Ahcene Zemiri

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Ahcene Zemiri
Detained atGuantanamo
Alternate nameAhcene Zemiri
Charge(s)No charge
StatusTransferred to Algeria
SpouseKarina Dereshteanu

Ahcene Zemiri (born 1967),[1] also known as Hassan Zumiri, is an Algerian citizen who was for seven years a legal resident of Canada, where he lived in Montreal. He and his Canadian wife moved to Afghanistan in July 2001. They were separated when trying to leave in November 2001 and Zemiri was arrested and turned over to United States forces. He was transferred to the United States Guantanamo Bay detention camp in 2002, where he was detained for eight years without charge.[2][3]

Ahmed Ressam, the terrorist convicted in 2001 of planning the foiled Millennium bombing of the Los Angeles Airport, alleged that Zemiri had been involved in the plot. In late 2006, he recanted his accusation entirely. In January 2010, Zemiri was freed from Guantanamo Bay and repatriated to Algeria.[4]

Early life and education[edit]

Ahcene Zemiri was born in Algeria, where he was raised as a Muslim. As a young man he emigrated to Canada.

Emigration to Canada[edit]

He settled in Montreal in 1994 and became a legal resident. He married Karina Dereshteanu, a Canadian woman, in 1997.[1]

Move to Afghanistan[edit]

In about June 2001, the couple moved to Afghanistan. As fighting increased, in November, they decided to leave because Karina was pregnant. They decided to separate, as they had heard that women and children were being permitted to enter Pakistan safely. They did not see each other again until 2010, years after their son Karim was born. Karina Zemiri believes that bounty hunters picked up her husband and sold him to the Americans, as was commonly done.[1]

Interrogated by Canadian Security officials in Guantanamo[edit]

Zemiri was transferred by the Americans to Guantanamo in 2002. Ahmed Ressam, who had been convicted in 2001 of planning the Millennium bombing of the Los Angeles Airport, alleged that Zemiri was involved in the plot.[1]

In 2004, Zemiri was interrogated at Guantanamo by officials of the Canadian Security Intelligence Service (CSIS), after the Canadian government had been informed of his detention. They also interviewed Djamel Ameziane, an Algerian, and Mohamedou Ould Slahi, a Mauritanian, who also were Canadian residents before being captured in Afghanistan and sent to Guantanamo.[5]

While some detainees had reported seeing Canadian officials, the government originally denied it. These accounts were not confirmed until July 2008, after the Canadian Supreme Court ordered the release of certain materials related to the case of the Canadian citizen Omar Khadr, then still a detainee at Guantanamo. The Canadian government was reviewing the role of its CSIS agents, as it was concerned they may have colluded with the US during interrogation under torture. In addition, the US Supreme Court had held that the government was illegally detaining persons at Guantanamo in the period when the CSIS agents had interviewed residents there.[5]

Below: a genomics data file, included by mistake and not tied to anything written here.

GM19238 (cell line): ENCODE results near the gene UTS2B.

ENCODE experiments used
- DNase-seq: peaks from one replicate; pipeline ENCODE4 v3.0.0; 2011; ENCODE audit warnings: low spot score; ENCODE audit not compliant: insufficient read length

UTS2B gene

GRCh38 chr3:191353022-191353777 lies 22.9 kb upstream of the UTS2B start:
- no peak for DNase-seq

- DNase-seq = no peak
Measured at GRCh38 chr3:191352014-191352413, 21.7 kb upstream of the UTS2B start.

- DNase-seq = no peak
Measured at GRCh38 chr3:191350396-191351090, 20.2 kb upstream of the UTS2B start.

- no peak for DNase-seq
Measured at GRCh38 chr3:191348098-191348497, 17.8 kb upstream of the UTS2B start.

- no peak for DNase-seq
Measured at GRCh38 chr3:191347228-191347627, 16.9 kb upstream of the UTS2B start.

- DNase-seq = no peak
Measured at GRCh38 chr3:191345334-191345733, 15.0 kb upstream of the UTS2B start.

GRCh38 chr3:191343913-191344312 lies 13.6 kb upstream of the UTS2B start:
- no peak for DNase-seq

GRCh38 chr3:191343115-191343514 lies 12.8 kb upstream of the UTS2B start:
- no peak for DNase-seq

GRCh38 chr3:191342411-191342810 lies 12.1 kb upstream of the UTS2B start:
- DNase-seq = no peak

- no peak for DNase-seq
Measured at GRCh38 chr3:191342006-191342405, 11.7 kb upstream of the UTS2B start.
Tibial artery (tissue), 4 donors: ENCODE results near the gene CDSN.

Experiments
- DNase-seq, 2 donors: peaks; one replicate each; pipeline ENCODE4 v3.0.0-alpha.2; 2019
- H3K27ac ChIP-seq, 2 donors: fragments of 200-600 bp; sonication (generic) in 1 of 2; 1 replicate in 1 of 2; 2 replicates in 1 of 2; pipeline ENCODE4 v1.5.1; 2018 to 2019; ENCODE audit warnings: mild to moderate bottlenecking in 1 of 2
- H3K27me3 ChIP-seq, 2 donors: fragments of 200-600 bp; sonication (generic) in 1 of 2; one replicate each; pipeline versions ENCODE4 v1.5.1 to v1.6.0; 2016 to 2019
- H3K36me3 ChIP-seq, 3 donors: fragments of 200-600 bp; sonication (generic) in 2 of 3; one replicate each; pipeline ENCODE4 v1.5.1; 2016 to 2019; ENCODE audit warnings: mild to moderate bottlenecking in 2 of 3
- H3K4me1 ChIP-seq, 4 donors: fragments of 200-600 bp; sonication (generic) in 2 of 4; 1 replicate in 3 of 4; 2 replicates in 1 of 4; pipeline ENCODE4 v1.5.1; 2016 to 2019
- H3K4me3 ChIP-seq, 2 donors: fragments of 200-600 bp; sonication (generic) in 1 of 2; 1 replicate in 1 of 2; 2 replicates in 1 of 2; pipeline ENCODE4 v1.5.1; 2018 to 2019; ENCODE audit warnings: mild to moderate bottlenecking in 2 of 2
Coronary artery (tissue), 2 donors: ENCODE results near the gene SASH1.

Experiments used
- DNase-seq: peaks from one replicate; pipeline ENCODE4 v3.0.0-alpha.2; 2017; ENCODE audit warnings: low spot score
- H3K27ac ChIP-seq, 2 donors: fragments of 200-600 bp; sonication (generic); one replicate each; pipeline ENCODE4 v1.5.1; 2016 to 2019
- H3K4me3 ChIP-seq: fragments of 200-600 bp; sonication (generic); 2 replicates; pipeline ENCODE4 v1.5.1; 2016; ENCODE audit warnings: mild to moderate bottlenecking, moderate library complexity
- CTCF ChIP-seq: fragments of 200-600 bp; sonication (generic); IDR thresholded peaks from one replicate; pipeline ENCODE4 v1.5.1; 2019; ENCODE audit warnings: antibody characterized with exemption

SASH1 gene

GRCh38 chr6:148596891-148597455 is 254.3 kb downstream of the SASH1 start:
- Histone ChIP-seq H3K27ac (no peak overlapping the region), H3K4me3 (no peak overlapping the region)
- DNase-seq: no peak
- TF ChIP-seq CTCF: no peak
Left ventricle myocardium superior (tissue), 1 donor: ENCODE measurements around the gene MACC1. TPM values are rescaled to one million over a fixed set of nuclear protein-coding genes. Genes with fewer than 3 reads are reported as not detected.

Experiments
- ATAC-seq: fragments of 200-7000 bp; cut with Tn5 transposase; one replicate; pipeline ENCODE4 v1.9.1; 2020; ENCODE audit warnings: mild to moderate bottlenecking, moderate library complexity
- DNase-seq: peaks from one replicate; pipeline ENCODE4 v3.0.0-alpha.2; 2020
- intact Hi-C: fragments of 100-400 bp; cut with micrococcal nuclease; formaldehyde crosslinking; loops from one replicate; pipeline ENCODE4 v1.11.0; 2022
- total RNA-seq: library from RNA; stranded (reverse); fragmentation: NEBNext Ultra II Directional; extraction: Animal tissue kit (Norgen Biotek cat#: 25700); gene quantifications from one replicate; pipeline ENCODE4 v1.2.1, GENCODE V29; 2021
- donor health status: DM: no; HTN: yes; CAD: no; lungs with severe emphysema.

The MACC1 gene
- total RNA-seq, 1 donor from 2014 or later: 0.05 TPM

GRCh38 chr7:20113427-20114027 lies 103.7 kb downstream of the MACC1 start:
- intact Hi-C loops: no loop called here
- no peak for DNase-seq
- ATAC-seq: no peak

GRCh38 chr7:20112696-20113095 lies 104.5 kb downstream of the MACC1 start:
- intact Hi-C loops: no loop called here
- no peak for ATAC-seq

On July 27, 2008, Michelle Shephard, writing in the Toronto Star, reported that Canadian security officials had interviewed Zemiri and two others at Guantanamo in addition to Khadr.[5]

Writ of habeas corpus[edit]

In Hamdi v. Rumsfeld (2004), the United States Supreme Court ruled that detainees had the right to review of their cases before an impartial tribunal to determine if they were enemy combatants. The Center for Constitutional Rights organized a program of finding United States lawyers who would agree to serve as the lawyers for Guantanamo captives, while serving writs of habeas corpus on their behalf in federal district court to challenge their detention.[1]

Lawyers from the firm Fredrikson & Byron of Minneapolis agreed to serve pro bono to represent Ahcene Zemiri and met with him in 2005.[1] In the petition for habeas corpus, they asserted that their client had not been a member of the Taliban, al-Qaeda or other terrorist groups; "had no military or terrorist training, and has neither caused nor tried to harm American personnel or property."[1]

To respond to the Court, the Bush administration established Combatant Status Review Tribunals, and from the fall of 2004 through 2005, conducted reviews of detainee cases. In part because of the allegations by Ressam that Zemiri was involved in the LAX plot, although he denied it, the U.S. designated Zemiri as an unlawful enemy combatant and recommended his continued detention.

Combatant Status Review[edit]

Administrative Review Board[edit]

Detainees whose Combatant Status Review Tribunal labeled them "enemy combatants" were scheduled for annual Administrative Review Board hearings. These hearings were designed to assess the threat a detainee might pose if released or transferred, and whether there were other factors that warranted his continued detention.[6]

Recanting of Millennium plot[edit]